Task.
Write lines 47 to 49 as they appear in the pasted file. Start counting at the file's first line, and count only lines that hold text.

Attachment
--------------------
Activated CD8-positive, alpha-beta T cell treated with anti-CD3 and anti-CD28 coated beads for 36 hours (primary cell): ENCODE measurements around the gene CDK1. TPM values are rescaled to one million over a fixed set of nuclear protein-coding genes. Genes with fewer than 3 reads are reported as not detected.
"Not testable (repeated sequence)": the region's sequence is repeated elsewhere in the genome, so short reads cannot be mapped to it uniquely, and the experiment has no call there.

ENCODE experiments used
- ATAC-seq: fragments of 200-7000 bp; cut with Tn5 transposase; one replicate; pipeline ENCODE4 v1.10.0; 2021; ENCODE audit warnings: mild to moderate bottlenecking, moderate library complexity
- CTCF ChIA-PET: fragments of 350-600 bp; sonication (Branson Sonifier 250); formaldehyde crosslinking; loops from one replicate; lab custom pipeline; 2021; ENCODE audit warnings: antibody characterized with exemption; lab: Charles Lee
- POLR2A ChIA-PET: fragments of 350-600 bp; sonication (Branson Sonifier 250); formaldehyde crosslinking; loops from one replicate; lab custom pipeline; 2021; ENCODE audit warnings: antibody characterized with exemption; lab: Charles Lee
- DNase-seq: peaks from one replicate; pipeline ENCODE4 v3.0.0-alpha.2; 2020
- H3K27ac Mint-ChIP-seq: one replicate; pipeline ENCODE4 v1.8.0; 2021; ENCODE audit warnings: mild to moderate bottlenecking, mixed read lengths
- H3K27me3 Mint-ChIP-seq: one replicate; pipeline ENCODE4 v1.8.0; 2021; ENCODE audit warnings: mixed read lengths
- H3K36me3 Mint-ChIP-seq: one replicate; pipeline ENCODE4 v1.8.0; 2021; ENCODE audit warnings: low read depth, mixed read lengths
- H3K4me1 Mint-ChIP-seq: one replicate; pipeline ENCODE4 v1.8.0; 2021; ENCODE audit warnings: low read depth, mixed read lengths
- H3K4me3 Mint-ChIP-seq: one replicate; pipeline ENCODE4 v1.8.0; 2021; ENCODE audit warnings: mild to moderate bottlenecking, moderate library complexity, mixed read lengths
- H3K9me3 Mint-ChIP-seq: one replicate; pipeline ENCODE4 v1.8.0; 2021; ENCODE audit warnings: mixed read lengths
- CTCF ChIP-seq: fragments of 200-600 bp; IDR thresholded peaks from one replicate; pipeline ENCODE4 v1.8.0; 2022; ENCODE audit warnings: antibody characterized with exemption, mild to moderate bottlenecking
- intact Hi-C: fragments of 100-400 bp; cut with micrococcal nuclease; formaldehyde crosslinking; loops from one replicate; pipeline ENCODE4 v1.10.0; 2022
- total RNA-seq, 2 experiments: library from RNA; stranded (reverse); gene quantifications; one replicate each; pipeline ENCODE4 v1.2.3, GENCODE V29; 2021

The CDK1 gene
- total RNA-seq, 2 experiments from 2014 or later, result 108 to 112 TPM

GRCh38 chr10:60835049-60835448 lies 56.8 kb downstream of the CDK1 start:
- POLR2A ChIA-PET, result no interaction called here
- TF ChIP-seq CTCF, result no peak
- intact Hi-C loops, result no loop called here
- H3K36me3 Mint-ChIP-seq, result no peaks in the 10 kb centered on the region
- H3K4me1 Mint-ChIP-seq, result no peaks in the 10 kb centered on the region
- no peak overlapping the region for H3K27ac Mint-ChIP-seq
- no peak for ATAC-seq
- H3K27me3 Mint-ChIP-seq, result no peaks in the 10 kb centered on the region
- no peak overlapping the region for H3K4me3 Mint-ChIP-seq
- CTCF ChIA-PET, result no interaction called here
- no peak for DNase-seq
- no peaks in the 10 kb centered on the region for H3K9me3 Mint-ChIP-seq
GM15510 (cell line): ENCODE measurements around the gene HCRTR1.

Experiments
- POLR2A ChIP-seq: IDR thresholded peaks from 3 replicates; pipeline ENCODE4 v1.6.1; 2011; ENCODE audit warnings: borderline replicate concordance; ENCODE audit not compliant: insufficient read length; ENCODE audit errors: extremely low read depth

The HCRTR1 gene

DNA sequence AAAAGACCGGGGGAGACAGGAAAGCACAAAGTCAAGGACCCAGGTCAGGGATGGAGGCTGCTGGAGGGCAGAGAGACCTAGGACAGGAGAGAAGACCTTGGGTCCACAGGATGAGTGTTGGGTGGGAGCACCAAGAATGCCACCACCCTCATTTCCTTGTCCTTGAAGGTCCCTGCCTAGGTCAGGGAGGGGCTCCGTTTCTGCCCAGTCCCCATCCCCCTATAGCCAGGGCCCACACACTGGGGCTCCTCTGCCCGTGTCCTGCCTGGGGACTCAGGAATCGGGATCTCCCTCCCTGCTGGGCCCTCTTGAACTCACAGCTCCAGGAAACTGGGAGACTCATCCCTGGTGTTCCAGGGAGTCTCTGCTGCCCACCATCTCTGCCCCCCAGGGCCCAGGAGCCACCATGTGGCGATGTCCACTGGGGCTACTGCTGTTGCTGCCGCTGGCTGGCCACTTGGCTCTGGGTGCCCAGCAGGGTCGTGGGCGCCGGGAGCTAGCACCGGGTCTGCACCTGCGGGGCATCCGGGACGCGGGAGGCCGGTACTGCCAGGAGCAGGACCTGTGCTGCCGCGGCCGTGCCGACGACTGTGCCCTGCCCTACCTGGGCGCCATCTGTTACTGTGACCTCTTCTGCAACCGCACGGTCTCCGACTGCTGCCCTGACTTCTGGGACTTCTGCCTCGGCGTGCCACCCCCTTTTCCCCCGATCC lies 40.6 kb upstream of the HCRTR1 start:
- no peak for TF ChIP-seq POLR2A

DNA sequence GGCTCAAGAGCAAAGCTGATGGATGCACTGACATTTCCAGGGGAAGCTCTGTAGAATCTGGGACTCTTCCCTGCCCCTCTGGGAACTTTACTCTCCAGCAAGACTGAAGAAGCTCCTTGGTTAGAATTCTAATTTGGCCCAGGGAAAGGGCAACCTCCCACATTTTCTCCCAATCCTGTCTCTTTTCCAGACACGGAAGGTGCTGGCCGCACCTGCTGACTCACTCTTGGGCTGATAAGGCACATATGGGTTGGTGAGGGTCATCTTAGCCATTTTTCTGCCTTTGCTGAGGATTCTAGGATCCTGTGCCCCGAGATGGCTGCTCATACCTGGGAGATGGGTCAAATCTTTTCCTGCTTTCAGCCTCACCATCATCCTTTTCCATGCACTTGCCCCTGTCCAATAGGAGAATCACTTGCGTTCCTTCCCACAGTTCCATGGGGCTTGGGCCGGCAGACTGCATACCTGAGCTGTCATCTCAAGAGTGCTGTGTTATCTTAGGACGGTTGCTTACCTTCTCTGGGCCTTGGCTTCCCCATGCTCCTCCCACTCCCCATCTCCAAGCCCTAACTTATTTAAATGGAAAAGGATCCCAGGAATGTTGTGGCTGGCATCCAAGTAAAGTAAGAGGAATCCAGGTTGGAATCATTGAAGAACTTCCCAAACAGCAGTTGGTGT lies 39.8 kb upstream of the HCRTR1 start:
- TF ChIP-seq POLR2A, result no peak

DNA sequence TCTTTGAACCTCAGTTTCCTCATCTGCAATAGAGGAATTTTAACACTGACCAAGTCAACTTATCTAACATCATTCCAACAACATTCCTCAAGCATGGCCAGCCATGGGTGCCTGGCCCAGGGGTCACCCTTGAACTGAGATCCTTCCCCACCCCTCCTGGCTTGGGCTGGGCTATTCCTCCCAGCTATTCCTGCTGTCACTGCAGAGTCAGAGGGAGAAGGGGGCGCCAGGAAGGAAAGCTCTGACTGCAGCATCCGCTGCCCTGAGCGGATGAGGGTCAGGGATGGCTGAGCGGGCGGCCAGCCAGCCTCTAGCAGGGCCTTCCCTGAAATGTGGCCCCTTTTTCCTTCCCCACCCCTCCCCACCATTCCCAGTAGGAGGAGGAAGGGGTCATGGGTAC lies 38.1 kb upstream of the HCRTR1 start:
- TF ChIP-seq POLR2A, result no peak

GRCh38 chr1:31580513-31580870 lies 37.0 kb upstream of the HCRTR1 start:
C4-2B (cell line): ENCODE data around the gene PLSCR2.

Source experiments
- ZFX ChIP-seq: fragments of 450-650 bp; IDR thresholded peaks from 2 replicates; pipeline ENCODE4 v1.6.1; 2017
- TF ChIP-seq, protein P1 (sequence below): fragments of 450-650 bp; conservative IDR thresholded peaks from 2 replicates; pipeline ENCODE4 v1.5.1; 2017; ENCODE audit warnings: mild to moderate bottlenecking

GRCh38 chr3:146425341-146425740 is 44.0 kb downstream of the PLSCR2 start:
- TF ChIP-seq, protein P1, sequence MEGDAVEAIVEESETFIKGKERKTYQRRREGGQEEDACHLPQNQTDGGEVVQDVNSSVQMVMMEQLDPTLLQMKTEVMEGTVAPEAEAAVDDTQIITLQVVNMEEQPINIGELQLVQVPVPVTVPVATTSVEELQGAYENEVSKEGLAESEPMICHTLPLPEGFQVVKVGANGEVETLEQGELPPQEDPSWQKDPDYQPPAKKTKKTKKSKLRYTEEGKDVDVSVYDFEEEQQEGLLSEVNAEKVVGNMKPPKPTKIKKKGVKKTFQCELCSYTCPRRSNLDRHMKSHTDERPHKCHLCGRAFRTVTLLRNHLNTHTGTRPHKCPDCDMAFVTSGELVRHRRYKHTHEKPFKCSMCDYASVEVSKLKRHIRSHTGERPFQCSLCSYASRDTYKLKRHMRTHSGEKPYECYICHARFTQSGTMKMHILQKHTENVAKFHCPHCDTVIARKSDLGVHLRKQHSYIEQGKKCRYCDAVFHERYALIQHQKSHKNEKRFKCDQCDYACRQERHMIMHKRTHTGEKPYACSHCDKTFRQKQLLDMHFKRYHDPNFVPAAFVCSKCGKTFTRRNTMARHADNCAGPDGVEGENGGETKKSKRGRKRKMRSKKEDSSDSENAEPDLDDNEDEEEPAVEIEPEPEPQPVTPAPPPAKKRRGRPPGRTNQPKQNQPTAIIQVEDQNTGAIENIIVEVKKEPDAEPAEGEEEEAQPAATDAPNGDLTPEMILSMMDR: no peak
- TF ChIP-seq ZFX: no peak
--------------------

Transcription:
GRCh38 chr3:146425341-146425740 is 44.0 kb downstream of the PLSCR2 start:
- TF ChIP-seq, protein P1, sequence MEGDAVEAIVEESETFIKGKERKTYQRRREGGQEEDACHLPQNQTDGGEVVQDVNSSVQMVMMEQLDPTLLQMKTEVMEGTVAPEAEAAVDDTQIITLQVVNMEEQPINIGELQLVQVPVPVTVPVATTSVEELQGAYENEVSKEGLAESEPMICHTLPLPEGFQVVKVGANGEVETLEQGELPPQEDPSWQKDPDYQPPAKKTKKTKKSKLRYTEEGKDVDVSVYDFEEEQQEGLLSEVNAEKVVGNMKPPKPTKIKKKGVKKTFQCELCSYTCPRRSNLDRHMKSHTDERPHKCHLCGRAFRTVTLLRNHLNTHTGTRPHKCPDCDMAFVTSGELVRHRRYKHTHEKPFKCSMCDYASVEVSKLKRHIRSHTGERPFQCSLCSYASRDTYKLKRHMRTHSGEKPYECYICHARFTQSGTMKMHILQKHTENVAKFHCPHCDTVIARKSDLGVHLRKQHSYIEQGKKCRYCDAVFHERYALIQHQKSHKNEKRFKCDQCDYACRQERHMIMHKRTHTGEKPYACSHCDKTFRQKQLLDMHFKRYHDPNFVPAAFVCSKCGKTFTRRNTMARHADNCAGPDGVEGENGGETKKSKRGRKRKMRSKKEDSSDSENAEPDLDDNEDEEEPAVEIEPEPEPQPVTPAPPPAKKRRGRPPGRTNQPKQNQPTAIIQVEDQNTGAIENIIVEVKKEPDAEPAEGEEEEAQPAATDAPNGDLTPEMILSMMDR: no peak
- TF ChIP-seq ZFX: no peak